#8




Hiking In Chains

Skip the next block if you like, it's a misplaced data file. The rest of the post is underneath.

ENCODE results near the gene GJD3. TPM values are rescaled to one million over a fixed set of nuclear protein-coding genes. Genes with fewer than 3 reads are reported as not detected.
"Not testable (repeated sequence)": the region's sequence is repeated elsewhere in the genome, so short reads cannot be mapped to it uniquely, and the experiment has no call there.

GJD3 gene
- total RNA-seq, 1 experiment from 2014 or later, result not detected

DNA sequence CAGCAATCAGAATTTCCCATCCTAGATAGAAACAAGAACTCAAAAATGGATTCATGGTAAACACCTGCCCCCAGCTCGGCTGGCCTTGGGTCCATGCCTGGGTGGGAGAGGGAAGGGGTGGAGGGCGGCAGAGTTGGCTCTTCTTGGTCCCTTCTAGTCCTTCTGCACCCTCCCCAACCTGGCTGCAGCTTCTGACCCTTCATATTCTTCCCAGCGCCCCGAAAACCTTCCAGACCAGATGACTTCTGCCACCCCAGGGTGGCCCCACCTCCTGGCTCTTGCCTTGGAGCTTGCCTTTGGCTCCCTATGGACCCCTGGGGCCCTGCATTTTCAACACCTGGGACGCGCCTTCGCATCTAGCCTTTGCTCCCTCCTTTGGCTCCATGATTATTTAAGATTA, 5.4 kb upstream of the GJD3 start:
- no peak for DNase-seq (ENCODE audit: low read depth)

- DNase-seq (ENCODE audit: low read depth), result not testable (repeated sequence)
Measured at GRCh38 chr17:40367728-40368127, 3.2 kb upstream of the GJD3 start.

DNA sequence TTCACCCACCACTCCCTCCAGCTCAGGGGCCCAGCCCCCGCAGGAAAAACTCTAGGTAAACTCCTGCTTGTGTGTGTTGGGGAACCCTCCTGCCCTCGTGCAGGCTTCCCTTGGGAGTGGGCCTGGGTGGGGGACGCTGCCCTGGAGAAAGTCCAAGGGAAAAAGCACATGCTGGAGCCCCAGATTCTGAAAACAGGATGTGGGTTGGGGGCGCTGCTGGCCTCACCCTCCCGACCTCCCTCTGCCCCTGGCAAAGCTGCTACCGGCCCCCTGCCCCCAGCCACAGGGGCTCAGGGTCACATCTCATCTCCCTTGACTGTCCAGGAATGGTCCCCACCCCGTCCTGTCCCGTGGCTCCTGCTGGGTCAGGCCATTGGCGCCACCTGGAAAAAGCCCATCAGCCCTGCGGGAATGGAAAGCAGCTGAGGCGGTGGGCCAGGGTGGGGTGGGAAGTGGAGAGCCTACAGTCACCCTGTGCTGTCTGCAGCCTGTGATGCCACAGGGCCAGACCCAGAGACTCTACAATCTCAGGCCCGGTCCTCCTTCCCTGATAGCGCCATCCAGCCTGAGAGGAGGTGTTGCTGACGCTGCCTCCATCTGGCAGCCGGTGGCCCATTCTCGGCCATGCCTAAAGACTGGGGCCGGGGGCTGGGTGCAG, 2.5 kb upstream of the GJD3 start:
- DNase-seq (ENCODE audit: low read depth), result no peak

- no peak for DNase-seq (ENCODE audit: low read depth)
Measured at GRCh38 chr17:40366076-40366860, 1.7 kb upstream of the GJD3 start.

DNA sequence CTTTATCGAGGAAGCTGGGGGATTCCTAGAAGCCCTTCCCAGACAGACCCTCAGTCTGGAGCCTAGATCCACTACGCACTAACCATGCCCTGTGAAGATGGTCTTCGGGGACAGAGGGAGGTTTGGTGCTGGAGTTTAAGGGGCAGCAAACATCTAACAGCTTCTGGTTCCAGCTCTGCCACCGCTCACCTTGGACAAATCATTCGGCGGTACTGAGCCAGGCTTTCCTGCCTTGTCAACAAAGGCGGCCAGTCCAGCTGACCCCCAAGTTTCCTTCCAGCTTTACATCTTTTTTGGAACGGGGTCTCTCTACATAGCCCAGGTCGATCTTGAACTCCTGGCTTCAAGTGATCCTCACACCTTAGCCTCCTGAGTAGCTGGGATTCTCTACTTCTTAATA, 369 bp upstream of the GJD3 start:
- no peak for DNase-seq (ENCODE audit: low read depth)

Ok, so here's another variation on the Ranger Bead thing.